Will drivers earn extra from the new NASCAR Charter System?

Danica Patrick: "I hope it’s not just a big argue-fest because I’ve experienced in IndyCar"
Danica Patrick: "I hope it’s not just a big argue-fest because I’ve experienced in IndyCar"

NASCAR and team owners redrew the business model of their relationship. Now drivers are in the process of adjusting theirs.

As part of a so-called charter system in which 36 teams that met and can maintain participation requirements were granted access to each Sprint Cup race of a season, purse distribution was basically eliminated in favor of a weighted system and new money streams. Drivers, independent contractors whose deals contain incentives based on earnings which technically no longer exist, now must renegotiate the way they are compensated with their teams.

NASCAR told the driver council that the teams have all the financial information so they can ask questions and go over financials now.

"Every driver has a concern if you’re paid based on the purse, because that’s how most contracts are structured. That structuring changed," said Jamie McMurray, a former driver council member who has a guaranteed spot in every points race as part of Chip Ganassi Racing. "It’s all for the better, but everyone’s contracts had to be re-looked at and reworked. From what I know, talking to other drivers, and our team, I think it’s really fair. It just takes a different contract."

Drivers on Tuesday at Daytona 500 media day projected similar hope that existing relationships with owners would resolve their situations amicably. But most are entering the season without these new deals.

"We haven’t done anything about it yet," said Casey Mears of Germain Racing, a team which received a charter. "I may actually go into the Daytona 500 not knowing what I’m earning. I think the relationship I have with my team is good. All the conversations we’ve had have been about ‘How can we get you back to what we negotiated?’ There’s definitely a lot of internal conversations going on."

Danica Patrick, who signed a multi-year contract extension with Stewart-Haas Racinglast summer, said she hopes owners share their gains — including tangible value for their charter — with the drivers.

"If they’re guaranteed certain things and have a certain comfort level and resale value then you just hope on some level it will trickle down to the drivers somewhat, in some way," Patrick told USA TODAY Sports. "I don’t know if it’s more in salaries and guarantees, just because there’s more comfort. I don’t know. But you’d like to think that if things got better for the owners, then it would get to the drivers. I’d like to think that.

"I think that’s probably the most simple, straightforward way it would come down to us. We’d get paid more. You gotta ask for sure. Hell yeah, you gotta ask."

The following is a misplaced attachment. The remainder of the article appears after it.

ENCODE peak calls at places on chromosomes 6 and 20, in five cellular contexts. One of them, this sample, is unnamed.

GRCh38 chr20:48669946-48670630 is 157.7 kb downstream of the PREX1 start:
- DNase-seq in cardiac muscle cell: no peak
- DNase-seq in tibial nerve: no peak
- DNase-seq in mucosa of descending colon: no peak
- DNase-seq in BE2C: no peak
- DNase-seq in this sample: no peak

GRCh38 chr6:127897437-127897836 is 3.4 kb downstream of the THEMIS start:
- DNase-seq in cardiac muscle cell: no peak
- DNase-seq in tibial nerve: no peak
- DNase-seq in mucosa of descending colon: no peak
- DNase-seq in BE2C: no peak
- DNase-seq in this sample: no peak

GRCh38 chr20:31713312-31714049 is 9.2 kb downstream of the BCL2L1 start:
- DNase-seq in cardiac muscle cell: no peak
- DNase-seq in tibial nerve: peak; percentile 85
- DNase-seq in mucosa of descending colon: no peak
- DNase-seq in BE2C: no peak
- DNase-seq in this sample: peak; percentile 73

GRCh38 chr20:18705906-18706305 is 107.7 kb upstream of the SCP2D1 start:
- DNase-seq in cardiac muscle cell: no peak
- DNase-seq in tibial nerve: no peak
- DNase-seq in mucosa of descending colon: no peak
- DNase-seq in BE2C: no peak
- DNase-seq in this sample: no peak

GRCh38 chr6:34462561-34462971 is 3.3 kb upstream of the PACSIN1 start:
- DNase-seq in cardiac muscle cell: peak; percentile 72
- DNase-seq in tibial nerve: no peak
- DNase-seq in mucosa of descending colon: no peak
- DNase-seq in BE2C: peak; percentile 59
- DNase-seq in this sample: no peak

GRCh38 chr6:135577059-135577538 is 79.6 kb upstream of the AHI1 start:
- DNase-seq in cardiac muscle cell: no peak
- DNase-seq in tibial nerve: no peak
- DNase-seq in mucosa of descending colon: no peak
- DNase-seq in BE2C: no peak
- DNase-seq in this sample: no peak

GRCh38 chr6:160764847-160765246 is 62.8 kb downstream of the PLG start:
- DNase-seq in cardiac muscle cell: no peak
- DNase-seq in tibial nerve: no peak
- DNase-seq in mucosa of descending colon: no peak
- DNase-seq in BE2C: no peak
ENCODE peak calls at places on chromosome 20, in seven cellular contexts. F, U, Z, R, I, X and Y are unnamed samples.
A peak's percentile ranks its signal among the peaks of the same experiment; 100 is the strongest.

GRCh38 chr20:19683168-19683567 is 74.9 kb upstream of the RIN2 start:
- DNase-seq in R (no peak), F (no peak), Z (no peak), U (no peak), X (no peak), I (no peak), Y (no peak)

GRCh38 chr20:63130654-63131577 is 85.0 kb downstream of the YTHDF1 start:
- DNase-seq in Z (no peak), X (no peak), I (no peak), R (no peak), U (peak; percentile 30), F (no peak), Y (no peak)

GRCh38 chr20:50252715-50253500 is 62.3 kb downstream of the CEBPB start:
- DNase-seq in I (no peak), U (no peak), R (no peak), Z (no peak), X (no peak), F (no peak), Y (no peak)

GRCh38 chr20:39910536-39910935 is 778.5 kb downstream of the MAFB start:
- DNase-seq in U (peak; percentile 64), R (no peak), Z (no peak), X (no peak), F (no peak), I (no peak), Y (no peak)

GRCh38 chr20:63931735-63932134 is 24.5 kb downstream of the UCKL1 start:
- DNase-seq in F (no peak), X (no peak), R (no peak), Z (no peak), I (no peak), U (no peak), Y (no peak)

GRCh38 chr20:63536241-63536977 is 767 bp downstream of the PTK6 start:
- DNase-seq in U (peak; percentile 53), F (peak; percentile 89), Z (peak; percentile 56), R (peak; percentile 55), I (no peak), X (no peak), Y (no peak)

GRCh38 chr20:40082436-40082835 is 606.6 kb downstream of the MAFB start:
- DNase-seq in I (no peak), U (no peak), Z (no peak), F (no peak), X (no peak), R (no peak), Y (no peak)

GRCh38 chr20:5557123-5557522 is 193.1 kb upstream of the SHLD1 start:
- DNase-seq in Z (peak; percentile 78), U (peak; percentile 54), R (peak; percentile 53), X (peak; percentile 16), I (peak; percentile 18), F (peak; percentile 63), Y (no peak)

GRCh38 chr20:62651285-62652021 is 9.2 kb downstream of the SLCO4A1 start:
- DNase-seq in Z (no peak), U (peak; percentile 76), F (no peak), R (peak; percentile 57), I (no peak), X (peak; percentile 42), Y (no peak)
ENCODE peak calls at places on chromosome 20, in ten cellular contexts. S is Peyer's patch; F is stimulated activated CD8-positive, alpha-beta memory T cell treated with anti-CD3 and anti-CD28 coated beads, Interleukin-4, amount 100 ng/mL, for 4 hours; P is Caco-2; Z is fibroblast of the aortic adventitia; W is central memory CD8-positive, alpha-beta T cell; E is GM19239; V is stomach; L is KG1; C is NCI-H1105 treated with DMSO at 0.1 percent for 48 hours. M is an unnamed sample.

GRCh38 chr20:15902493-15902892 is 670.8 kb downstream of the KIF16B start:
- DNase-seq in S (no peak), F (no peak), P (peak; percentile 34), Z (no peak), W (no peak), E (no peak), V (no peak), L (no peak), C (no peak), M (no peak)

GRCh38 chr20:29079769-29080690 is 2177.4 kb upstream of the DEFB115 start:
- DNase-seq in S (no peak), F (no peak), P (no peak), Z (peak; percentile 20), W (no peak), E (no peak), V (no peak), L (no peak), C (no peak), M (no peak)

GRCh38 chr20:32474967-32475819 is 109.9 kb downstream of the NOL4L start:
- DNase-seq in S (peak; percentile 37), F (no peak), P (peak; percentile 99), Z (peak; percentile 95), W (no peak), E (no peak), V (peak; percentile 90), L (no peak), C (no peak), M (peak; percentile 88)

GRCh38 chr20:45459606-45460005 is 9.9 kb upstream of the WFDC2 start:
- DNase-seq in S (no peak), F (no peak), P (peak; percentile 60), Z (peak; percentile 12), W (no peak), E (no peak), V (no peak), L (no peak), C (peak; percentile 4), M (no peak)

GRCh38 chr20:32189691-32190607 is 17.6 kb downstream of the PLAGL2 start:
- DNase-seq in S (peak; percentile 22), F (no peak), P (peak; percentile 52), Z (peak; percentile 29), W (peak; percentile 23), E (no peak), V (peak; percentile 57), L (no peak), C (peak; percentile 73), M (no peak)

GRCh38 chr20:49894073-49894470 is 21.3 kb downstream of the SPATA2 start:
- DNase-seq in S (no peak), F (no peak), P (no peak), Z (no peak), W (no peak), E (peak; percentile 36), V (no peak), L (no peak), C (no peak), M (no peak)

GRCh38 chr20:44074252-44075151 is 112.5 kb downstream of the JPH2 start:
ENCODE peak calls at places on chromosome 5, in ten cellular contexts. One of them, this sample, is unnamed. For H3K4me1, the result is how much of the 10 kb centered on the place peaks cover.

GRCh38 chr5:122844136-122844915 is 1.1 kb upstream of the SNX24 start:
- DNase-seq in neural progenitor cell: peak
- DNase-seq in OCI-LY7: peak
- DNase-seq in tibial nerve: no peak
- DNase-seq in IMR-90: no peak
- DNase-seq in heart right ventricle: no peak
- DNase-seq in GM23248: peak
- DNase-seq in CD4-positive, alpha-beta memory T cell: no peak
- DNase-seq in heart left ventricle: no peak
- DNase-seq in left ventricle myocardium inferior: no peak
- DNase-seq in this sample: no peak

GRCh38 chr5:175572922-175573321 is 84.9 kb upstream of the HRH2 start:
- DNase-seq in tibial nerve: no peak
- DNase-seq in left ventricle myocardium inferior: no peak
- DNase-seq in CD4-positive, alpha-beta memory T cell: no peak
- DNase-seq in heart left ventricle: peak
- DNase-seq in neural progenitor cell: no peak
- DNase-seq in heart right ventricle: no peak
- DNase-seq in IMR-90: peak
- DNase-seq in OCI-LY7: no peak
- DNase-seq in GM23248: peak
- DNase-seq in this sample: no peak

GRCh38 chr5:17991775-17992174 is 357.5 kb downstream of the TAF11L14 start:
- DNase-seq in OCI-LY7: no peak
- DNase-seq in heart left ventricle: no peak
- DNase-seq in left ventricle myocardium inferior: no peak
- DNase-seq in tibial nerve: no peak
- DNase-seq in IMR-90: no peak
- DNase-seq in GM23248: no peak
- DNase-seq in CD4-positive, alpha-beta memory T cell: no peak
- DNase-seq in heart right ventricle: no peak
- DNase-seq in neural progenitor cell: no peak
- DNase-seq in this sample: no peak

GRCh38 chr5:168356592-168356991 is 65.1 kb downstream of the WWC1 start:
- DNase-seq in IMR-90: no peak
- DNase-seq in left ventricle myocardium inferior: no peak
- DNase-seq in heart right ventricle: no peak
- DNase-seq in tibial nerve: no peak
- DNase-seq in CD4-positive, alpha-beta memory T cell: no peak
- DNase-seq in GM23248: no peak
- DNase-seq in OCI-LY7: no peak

Hendrick Motorsports’ Kasey Kahne said he expected to have his contract completed by the end of the week, and anticipates a raise.

"I would say looking at mine, kind of going off of averages, a lot of owner money, the whole charter system, all of it, the purse money," he said, "a lot of that stuff is set up off of averages over the years to make the most sense for all the teams and if I run similar to how I ran probably over the last 10 years I would say I would end up making a little bit more money."

Kahne had a career-high six wins in 2006 and has 10 since, with a best points finish of fourth in 2012.
2012 series champion Brad Keselowski called the situation "not ideal" but said all he could do was trust team owner Roger Penske.

"I think anyone would like to know before the terms of their employment changes but that is not the situation," Keselowski said. "I am aware of the fact that I am a race car driver and no matter what happens I am still going to be okay and I am not looking for anyone to feel bad for me. On the other side it is not ideal."

Patrick said her Daytona 500 qualifying scare from last season reinforced how important the charter system is for full-time teams. After starting her qualifier in a backup car at the rear of the field, needing to race her way into the biggest event of the NASCAR season, Patrick relied on drafting assistance from Stewart-Haas Racing teammate Kurt Busch during a green/white/checker finish to place 10th and secure her position.

"I mean, thank goodness," she said. "I almost didn’t qualify for the Daytona 500 last year. If Kurt hadn’t have pushed me around, I wouldn’t have made it. And that’s just stupid. And going back to Talladega the year before when (boyfriend and Roush Fenway Racing driver) Ricky (Stenhouse Jr.) didn’t make it because he didn’t cross the line in time (during group qualifying). That’s stupid. There’s no reason why a fully sponsored car that has a sponsor showing that weekend and funding, there’s no reason they should miss the race. Those are the cars that need to be promised their seats and their rides."

Still, Patrick worries how the balance of power in the series could be affected by a new Team Owner Council. By advancing through open wheel’s developmental system, she witnessed the aftermath and lingering acrimony of the open-wheel split, which was in part spurred by growing owner control of the Champ Car series. Tony George founded a rival series based around the Indianapolis 500 beginning in 1996. Open wheel racing — albeit, impacted by other complicating factors — still struggles to recover prestige and national interest subsequently ceded to NASCAR even after Champ Car went bankrupt and was absorbed by the IndyCar series.

"I hope it’s not just a big argue-fest because I’ve experienced IndyCar and the days it split off, CART and IndyCar," she said. "All the owners had a say-so and it just didn’t go good. There’s a certain caution I have in my mind to everybody having a say so." USA Today

Leave a Reply